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Brother M. K. from K. Mich., asks the following question:

Rev. H. Hoeksema, Editor

Standard Bearer

Grand Rapids, Mich.

Dear Sir:

I am interested in the question regarding the baptism in our churches of adopted children.

The question more specifically put is as follows: Is it necessary for an adopted child to be in the line of the generations of the believers, as proven by the religious background of the child, in order that the child may be baptized?

I would like to ask that this question be discussed in the Standard Bearer so that we all may derive benefit from the discussion.

With brotherly regards,

M. K.

Reply:

There is much difference of opinion regarding this question in the Reformed Churches. My own consistory has always given a favorable answer to the question although never quite unanimously. I would, therefore, advise the brother, before he proceeds with the adoption of such a child, to consult his own consistory.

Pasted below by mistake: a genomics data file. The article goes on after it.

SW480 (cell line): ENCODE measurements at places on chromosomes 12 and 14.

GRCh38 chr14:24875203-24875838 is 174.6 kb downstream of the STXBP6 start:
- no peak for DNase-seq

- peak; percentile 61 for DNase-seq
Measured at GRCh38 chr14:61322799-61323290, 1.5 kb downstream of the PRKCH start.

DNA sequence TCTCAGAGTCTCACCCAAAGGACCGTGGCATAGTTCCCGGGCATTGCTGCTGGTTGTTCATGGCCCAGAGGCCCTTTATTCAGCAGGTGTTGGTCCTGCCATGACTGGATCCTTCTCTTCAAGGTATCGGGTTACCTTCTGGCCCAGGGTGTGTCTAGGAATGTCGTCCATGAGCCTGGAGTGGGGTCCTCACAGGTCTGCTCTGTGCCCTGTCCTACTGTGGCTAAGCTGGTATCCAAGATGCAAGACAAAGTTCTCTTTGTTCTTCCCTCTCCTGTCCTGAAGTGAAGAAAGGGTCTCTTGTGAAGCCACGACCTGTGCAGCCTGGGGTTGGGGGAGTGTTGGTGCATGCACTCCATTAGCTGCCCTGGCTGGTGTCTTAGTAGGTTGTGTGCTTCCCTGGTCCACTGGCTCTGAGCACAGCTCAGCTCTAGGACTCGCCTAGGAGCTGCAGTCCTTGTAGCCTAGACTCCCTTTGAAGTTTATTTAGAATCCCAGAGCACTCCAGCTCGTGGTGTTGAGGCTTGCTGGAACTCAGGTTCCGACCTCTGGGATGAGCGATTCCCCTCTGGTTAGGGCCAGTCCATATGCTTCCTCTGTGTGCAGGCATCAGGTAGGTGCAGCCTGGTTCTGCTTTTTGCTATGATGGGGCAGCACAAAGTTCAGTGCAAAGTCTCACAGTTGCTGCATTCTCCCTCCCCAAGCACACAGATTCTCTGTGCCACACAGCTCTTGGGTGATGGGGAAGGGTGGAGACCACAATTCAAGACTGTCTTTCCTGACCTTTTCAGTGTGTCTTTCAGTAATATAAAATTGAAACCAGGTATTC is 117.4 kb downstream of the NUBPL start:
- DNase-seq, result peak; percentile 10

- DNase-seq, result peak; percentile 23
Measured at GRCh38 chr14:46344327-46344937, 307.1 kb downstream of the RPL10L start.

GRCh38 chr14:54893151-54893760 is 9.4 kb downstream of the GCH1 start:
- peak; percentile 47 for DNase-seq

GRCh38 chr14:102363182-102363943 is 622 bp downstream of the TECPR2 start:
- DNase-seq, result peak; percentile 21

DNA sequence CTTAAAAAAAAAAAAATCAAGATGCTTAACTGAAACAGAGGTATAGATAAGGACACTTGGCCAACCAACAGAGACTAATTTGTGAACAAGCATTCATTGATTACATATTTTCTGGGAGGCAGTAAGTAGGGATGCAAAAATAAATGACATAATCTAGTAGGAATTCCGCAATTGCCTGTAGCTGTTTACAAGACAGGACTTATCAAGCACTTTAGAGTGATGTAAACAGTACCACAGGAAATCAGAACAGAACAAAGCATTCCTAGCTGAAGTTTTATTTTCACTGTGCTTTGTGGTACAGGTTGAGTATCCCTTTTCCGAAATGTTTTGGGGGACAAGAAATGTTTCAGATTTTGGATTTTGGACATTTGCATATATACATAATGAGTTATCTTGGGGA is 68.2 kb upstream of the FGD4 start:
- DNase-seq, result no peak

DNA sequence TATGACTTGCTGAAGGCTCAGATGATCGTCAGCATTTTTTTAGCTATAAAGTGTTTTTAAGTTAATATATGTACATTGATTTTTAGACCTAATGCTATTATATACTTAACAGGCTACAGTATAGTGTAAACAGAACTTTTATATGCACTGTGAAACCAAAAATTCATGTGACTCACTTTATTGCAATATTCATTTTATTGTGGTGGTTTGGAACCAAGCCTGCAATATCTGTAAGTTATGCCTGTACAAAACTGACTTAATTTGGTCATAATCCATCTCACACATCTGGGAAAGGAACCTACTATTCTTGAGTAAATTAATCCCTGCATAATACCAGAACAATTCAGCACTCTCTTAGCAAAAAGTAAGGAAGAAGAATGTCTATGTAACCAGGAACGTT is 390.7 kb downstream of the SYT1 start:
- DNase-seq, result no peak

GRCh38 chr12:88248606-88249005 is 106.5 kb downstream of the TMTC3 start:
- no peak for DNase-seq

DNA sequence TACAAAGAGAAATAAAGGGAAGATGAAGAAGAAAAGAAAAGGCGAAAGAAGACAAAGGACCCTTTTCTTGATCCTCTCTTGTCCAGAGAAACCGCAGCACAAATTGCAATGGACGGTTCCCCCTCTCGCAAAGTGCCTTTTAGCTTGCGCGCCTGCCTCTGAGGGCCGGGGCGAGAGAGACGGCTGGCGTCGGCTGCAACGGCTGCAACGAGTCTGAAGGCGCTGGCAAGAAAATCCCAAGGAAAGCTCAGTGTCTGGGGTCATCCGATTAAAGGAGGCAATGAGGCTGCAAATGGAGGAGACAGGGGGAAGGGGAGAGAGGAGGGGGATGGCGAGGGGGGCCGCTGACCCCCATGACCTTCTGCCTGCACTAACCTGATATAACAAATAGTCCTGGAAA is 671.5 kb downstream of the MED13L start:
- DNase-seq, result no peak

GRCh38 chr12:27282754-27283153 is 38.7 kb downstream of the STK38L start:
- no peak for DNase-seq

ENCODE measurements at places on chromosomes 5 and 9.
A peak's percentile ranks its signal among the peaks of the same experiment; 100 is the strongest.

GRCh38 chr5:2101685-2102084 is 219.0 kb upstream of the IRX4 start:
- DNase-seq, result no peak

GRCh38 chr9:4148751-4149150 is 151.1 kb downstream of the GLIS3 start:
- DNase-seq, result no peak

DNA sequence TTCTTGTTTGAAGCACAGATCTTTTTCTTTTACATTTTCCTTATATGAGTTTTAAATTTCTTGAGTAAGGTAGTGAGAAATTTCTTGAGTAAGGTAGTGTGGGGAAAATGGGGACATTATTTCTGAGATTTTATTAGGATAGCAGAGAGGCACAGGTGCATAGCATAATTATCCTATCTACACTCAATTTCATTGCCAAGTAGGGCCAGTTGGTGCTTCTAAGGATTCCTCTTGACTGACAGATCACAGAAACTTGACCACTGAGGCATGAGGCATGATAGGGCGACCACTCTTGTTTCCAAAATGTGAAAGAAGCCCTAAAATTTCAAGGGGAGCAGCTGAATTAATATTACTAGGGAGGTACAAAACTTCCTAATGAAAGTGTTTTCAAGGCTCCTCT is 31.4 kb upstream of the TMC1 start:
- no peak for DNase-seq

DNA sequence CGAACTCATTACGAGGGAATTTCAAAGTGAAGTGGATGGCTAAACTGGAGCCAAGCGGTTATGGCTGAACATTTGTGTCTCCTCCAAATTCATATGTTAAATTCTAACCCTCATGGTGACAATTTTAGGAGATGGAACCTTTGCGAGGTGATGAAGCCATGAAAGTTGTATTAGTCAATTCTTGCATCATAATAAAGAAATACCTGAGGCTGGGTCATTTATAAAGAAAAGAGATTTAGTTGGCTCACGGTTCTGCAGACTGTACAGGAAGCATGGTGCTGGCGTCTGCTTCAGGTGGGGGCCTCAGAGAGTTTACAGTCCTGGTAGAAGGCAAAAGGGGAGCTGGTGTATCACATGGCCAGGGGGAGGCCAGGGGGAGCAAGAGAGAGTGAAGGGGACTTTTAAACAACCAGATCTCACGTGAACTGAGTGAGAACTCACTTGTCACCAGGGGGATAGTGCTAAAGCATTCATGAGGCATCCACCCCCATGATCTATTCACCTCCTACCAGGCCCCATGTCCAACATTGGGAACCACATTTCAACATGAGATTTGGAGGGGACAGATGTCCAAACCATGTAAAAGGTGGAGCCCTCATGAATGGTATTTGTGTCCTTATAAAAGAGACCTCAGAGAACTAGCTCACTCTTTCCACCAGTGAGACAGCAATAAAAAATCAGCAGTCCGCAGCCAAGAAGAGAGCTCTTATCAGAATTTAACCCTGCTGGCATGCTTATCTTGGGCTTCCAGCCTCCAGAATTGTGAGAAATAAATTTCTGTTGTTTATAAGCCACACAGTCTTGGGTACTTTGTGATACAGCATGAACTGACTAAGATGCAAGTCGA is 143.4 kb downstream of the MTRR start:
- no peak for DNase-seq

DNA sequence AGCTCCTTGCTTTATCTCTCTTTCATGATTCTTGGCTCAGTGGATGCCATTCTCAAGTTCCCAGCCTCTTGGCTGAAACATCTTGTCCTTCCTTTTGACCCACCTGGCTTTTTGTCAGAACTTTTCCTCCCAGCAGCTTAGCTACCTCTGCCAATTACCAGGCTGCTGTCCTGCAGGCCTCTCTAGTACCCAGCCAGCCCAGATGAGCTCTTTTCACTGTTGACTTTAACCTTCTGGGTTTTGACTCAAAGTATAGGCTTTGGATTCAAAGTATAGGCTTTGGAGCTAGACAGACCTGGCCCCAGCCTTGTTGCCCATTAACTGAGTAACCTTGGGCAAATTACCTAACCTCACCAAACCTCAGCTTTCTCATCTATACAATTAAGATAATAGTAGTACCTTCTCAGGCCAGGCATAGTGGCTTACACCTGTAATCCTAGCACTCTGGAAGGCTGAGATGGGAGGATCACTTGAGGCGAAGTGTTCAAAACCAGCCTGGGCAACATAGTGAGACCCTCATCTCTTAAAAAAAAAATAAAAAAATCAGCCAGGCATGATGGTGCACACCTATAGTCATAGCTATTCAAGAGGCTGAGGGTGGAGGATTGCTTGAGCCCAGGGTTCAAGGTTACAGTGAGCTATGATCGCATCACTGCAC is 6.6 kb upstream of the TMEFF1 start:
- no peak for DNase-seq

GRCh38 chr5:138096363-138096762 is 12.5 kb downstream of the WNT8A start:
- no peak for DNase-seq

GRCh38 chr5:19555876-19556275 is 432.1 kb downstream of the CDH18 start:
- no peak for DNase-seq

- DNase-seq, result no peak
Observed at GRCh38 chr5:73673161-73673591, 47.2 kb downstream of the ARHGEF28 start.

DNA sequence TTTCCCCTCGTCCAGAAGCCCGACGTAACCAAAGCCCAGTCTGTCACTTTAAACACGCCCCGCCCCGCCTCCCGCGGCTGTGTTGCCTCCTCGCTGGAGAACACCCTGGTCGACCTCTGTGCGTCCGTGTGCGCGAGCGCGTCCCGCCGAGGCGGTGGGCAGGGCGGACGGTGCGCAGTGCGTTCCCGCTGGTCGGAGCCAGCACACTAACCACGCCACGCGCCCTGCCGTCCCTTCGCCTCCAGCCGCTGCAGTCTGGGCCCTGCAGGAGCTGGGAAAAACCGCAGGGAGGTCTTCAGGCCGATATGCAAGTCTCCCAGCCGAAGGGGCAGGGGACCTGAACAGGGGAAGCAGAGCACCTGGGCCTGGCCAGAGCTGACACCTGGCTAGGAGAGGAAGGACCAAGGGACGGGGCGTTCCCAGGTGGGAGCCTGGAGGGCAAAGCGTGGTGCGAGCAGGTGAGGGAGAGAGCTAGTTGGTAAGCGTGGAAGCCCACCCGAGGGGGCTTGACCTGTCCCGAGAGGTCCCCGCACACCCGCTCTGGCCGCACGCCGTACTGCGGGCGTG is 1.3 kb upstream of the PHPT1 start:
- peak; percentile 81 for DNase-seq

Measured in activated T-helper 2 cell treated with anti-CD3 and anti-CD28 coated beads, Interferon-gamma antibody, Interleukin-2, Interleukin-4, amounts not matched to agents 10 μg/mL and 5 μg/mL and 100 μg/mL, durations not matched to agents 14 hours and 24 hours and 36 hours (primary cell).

My own opinion is as follows:

  1. That a child is adopted from a nominally Christian community most probably is guarantee that in the recent past it belonged to the generations of the people of God. It is true that those generations were cut off, and that, as a general rule, the branches cut off are not grafted in again. But exceptions to this rule are not excluded.
  2. That it is under the providence of God that a child, that has lost its parents or has been abandoned by them, is adopted by Christians, by covenant parents that can and will vouch for the bringing up of the child “in the aforesaid doctrine.”
  3. When God established His covenant with Abraham and his seed and instituted the sign of circumcision he emphatically commanded that all that were in his house should be circumcised, even he that was “bought with money of any stranger” that was not of his seed.

For the above reasons I am inclined to think that an adopted child such as is referred to by Mr. K. should be baptized.

But I gladly invite discussion.

H. H.